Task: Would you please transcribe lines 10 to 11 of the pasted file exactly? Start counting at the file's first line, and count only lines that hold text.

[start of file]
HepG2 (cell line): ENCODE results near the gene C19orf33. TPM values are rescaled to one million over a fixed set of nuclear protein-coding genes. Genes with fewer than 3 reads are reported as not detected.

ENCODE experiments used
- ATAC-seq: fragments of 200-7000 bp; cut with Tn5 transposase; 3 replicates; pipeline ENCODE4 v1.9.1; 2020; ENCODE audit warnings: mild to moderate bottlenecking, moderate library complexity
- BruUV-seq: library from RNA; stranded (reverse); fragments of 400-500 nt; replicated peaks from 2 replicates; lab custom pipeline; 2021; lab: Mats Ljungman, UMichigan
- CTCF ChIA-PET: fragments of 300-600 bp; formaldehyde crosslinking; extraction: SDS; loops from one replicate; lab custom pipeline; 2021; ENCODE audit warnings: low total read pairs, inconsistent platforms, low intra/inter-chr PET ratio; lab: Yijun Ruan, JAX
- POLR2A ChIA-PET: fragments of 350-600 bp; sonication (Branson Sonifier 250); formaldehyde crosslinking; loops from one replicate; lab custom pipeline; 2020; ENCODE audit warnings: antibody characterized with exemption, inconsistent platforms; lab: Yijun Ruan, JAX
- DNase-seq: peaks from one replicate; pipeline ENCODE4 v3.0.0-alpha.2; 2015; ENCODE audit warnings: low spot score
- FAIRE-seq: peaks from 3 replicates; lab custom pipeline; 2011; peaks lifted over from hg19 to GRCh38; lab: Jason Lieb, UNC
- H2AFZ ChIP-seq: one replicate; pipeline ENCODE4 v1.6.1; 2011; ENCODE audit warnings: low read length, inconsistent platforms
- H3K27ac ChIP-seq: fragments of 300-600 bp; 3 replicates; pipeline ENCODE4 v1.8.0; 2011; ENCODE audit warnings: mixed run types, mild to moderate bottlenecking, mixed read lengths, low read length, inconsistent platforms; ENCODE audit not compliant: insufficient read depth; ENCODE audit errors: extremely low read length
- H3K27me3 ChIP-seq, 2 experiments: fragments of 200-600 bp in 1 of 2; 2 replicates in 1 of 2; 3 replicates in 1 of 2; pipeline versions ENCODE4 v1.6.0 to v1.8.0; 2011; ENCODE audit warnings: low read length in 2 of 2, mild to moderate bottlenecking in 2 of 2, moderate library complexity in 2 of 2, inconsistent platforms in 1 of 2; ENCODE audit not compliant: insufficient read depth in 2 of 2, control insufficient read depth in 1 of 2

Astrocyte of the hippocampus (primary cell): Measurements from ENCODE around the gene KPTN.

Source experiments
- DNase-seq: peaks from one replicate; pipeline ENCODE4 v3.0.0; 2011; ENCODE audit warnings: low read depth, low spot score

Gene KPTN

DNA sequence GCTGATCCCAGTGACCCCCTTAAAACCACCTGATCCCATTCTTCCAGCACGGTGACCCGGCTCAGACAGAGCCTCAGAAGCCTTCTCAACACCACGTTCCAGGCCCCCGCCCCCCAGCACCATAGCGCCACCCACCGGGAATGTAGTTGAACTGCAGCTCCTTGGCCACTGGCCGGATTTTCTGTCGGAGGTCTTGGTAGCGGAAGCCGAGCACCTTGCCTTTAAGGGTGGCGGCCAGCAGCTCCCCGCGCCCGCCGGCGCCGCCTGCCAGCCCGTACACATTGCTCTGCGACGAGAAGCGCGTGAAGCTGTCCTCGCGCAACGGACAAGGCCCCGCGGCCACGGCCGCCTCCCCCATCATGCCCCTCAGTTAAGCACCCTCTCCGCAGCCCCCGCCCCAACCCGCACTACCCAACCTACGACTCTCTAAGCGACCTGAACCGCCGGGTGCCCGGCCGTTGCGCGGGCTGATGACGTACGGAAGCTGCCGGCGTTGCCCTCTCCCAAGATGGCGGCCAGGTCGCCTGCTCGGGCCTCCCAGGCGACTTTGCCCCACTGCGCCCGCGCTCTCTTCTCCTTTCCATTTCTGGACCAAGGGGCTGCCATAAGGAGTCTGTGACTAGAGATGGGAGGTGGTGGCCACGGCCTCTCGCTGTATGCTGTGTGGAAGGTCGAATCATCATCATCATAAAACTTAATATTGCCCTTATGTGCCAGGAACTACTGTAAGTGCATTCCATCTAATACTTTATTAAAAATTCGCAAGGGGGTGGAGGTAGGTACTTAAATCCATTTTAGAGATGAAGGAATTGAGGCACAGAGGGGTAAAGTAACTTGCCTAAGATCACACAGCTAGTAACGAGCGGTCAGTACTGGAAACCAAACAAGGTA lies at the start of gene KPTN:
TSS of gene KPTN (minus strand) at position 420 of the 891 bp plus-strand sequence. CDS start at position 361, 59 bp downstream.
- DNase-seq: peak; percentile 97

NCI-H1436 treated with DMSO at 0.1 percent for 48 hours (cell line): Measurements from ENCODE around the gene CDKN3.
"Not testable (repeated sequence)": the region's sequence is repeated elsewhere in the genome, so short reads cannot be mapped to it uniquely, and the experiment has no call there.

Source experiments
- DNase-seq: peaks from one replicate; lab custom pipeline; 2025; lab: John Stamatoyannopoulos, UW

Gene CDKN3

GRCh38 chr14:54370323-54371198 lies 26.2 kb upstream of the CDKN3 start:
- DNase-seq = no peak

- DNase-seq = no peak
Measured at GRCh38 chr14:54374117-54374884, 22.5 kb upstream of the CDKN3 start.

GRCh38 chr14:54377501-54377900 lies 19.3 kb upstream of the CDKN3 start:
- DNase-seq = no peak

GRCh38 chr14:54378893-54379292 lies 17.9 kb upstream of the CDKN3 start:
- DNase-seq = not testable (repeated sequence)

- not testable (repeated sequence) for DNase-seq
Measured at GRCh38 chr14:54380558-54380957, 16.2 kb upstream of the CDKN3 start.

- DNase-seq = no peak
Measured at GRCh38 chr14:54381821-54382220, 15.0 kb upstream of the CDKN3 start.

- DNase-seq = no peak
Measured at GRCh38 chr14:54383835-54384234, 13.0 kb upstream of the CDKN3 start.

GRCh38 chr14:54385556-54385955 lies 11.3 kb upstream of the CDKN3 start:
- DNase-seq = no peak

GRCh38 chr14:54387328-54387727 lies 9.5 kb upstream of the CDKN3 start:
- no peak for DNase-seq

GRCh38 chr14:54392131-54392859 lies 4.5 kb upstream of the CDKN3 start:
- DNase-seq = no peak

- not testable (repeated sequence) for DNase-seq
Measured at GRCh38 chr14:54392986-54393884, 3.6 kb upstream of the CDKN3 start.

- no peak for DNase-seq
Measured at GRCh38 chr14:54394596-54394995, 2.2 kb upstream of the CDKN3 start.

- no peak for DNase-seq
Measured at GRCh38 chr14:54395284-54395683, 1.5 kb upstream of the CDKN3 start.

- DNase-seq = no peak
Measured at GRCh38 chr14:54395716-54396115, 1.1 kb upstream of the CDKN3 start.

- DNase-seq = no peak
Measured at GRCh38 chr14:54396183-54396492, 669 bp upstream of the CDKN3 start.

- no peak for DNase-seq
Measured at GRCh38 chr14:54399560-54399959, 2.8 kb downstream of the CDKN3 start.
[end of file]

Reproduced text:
- H3K27ac ChIP-seq: fragments of 300-600 bp; 3 replicates; pipeline ENCODE4 v1.8.0; 2011; ENCODE audit warnings: mixed run types, mild to moderate bottlenecking, mixed read lengths, low read length, inconsistent platforms; ENCODE audit not compliant: insufficient read depth; ENCODE audit errors: extremely low read length
- H3K27me3 ChIP-seq, 2 experiments: fragments of 200-600 bp in 1 of 2; 2 replicates in 1 of 2; 3 replicates in 1 of 2; pipeline versions ENCODE4 v1.6.0 to v1.8.0; 2011; ENCODE audit warnings: low read length in 2 of 2, mild to moderate bottlenecking in 2 of 2, moderate library complexity in 2 of 2, inconsistent platforms in 1 of 2; ENCODE audit not compliant: insufficient read depth in 2 of 2, control insufficient read depth in 1 of 2